custom screwsEven if you don’t regularly use custom screws, you’ve probably seen a Phillips head screw or slotted screw using tools. But whether they’re regulation-issue fasteners or custom screws, there are bound to be countless types that you aren’t as familiar with.

You might interested in finding out more about the unique types of screws that are readily available, especially if you need to make a repair or are still in the design stages of a product. That’s why we’ve put together a list of six types of ready-made screws (which could serve as inspiration for your own custom screws) that you might not have heard of until now:

  • Self-tapping screw
    Although their appearances vary, many self-tapping screws are about 10 mm. in length and have a flat head. But even when they look different, they all accomplish the same thing — and you can probably guess what that is. It’s a screw that, while being driven into the chosen material, can tap its own hole. These types of screws can be very handy for use in hard plastics and metal. For instance, they’re used in PCs in order to fasten on a fan or duct to the modem.
  • Pentalobe
    You’ve definitely seen these screws, but you may not have known their name before. If you own a MacBook Pro or an iPhone, these are the type of miniature screws you’ll see on the outside. If you looked closely, you may have noticed their five-sided star design on the head. Essentially, they were designed to be camouflaged to discourage users from removing them and altering the devices. Most people don’t have a screwdriver that will fit pentalobe screws, but compatible ones are now relatively easy to find in stores.
  • Lox
    Lox screws are typically used in power tools and for other industrial uses. They have a high torque and require minimum effort. They also have a longer bit life when used correctly. A lot of people have never even seen a lox screw before — the head features a design of four overlapping squares. It has more contact points than a Phillips head or Robertson screws. Basically, this type of screw is a newer development that works well for construction jobs and other projects that need an especially strong hold.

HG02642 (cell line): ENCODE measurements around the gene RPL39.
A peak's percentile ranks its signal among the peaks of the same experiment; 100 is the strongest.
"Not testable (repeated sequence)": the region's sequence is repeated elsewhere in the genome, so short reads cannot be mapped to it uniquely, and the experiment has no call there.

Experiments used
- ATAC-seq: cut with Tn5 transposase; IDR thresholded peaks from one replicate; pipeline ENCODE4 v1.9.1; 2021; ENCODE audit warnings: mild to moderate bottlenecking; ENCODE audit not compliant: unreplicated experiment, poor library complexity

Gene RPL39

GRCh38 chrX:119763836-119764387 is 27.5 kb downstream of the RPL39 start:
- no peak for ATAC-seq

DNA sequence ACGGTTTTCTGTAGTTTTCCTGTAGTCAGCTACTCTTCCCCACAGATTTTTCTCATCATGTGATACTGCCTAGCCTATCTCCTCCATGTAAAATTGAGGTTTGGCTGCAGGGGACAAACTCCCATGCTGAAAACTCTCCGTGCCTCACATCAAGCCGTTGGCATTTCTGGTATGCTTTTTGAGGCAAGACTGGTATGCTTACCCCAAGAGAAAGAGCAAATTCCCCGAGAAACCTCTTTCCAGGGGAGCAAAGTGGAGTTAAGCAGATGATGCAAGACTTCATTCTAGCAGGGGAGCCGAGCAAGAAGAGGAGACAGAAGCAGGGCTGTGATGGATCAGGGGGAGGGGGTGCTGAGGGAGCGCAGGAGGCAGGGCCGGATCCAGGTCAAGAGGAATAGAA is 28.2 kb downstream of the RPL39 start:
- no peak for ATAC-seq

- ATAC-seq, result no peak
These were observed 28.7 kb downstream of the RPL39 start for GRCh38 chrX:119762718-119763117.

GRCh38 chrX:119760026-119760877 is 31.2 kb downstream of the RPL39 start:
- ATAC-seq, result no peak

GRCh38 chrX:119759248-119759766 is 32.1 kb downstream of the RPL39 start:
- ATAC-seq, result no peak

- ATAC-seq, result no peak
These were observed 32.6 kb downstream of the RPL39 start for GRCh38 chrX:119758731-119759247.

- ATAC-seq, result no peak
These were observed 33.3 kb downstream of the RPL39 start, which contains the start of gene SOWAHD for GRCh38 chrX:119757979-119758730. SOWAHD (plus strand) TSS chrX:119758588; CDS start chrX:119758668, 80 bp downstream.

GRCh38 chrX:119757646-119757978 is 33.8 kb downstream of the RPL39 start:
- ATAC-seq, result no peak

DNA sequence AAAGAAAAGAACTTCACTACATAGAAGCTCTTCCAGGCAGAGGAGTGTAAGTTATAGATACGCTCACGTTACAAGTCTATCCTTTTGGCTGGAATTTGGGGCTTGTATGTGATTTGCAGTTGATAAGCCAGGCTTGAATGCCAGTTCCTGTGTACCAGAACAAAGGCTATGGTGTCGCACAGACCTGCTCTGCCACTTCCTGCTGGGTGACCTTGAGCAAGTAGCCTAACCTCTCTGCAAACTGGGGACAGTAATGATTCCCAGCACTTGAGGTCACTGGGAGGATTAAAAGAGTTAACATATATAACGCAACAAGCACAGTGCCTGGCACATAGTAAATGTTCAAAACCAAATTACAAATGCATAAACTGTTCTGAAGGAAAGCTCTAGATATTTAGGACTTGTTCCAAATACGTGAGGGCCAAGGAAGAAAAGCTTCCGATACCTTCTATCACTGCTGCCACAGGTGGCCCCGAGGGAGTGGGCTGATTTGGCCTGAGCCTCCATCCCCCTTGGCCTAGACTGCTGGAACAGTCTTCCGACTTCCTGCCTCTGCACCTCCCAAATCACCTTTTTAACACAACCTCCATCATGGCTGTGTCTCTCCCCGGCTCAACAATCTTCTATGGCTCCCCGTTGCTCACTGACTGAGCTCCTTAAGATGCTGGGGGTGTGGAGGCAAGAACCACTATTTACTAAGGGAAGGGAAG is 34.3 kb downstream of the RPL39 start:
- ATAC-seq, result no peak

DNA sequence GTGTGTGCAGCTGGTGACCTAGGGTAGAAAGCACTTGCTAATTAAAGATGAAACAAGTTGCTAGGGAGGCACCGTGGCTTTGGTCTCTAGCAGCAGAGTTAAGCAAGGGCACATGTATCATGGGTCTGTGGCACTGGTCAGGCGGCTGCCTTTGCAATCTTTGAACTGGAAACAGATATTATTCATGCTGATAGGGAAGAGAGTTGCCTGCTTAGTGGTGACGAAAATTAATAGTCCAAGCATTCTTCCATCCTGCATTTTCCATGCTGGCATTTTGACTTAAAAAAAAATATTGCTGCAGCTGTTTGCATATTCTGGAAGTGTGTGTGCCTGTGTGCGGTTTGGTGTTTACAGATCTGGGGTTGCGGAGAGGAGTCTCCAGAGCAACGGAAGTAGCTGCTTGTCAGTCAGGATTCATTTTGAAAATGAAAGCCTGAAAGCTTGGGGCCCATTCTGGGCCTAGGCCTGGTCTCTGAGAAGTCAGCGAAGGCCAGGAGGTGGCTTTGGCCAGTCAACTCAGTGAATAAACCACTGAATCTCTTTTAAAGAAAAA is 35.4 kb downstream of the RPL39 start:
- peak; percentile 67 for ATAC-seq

• TA or TP3
    You probably won’t come into contact with these screws, which often feature a triangular design on the head. But you may have seen them in your kid’s Happy Meal toys or in your camping stove. The two types look similar; the main difference is that a TA screw has straight walls and the TP3 has curved ones. Like the pentalobe, these screws are designed to make adjustments a bit more difficult. It’s certainly not impossible to find a screwdriver that fits these types of screws, but you’ll have to put in a bit more effort if you want to get them out.
  • Torx
    Invented in the late 1960s, Torx screws were designed as an alternative to Phillips head screws. Typically, they feature six lobes (though they may sometimes have only five). This gives them a better torque than the Phillips head and means they slip out less easily. You may have seen them in your electronics or car.
  • Frearson
    You may mistake the Frearson for a Phillips head at first glance, but take a closer look. Unlike the Phillips, the Frearson cross lobe design is straight and perfect. This means the Frearson is less likely to slip and has a higher torque. And because one Frearson screwdriver will fit any size Frearson screw, using them is much easier and costs less money for the consumer. In essence, it’s like the Phillips — only better.

Here at US Microscrew, we specialize in the custom screws and micro fasteners you can’t simply go out to the hardware store and buy. Don’t limit yourself. That’s where our custom screw manufacturers come in. To find out more about how custom screws can help improve your products, contact us today.

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